The ‘Sacred Maya Crossing’ is a yearly event that takes place in May or June. Hundreds of oarsmen and women participate in Mayan dugout canoes, paddle from the mainland to Cozumel and back. The two-day event recreates ancient ritual pilgrimages undertaken by the original inhabitants of Yucatán to Polé (Xcaret) and then on by canoe to Cuzamil (Cozumel).
The celebration begins with a pilgrimage to Xcaret. All night long, guests participate in rituals, dances and ceremonial supplications to the goddess Ix Chel, as they wait for the first rays of dawn, when they send the canoes off to Cozumel.
For the Maya, this journey was a mystical undertaking in which they were profoundly affected by their intimate contact with the forces of nature.
Coming from the Xicalango region, in Tabasco, the Puton or Chontal Maya groups extended their influence throughout the coasts of the Yucatan Peninsula. These groups were the “Itzaes”, of Toltec origin, whom the eminent Mayanist Eric S. Thompson called “the Phoenicians of the new world”.
The Itzaes, bearers of a maritime culture, established commercial colonies and sea routes from Tabasco to Belize, Honduras and Panama. The development of these routes led to the establishment of coastal sites and human settlements.
This intense maritime and commercial activity allowed the exchange of a large number of products from different places, establishing different routes. The commercial activity of the postclassic Maya led to the exchange of ideas and products, which was a basic factor in cultural homogeneity, boosting their development.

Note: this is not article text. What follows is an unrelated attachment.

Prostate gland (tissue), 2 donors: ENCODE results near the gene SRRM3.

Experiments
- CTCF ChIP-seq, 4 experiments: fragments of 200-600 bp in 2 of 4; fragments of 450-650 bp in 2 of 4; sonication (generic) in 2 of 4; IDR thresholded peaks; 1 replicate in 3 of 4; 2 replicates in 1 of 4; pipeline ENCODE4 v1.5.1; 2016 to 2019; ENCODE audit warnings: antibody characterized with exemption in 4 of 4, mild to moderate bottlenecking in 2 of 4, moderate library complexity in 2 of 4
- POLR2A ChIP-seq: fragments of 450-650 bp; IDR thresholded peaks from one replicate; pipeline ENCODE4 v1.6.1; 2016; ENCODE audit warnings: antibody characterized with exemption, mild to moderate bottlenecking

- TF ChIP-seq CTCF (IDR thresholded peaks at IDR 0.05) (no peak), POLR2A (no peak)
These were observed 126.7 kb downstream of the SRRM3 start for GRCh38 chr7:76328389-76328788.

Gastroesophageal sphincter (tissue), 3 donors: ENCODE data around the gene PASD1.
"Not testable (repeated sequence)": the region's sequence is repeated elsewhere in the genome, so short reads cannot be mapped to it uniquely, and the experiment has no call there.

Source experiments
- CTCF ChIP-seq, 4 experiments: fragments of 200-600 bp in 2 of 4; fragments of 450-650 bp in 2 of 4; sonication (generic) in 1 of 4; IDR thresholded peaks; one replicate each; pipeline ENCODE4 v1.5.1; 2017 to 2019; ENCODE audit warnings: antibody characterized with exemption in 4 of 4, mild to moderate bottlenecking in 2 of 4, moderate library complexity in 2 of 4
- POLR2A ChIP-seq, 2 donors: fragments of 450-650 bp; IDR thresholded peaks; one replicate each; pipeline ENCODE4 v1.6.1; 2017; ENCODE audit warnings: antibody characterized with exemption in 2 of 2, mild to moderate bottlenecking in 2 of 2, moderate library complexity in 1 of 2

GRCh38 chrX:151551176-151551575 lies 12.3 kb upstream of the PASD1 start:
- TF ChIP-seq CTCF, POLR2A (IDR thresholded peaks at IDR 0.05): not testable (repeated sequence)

At this time, pilgrimages were frequent from the eastern coast of the Yucatan (state of Quintana Roo) to the island of Cozumel, with the main purpose of venerating the goddess Ix Chel, which had its main place of worship on this island. The crossing was important because of the religious importance of the sea, as well as the sacred nature of the sea route.
The Maya considered the sea as a source of food and transportation, but at the same time it could be a source of devastation and death, since the eastern coast of the Yucatan Peninsula has always been a hurricane passage zone. On the other hand, the sea indicated for the Maya the entrance to Xibalbá, the underworld. To dare to make the sea crossing involved a great risk, a kind of experience of personal transformation, which from the religious point of view, amounted to a transition to the beyond.
The coastal places or sites from where the crossing to the island of Cozumel began were diverse, such as Xamanhá (Playa del Carmen), Polé (Xcaret), Paamul, Xaacl, Chakalal, Yalkú and Tancah. However, the most important starting point was the old port of Polé (Xcaret).
Cozumel was the fundamental site for the Postclassic commercial network (900 AD to 1550 AD). Merchants and pilgrims from all over the peninsula came here to worship Ix Chel, the Maya goddess of the moon and fertility.
The cult of Ix Chel favored not only religious and commercial aspects, but also a powerful magnet for the migration to the east coast of numerous artists and builders, which led to the introduction of new forms in ceramics, architecture and wall paintings. Because of its etymology, Ix Chel can be translated as “white complexion”, which refers to the appearance of the moon.You can rent a car in Cozumel to visit and learn about Ix Chel and the Maya ruins at San Gervasio on the island.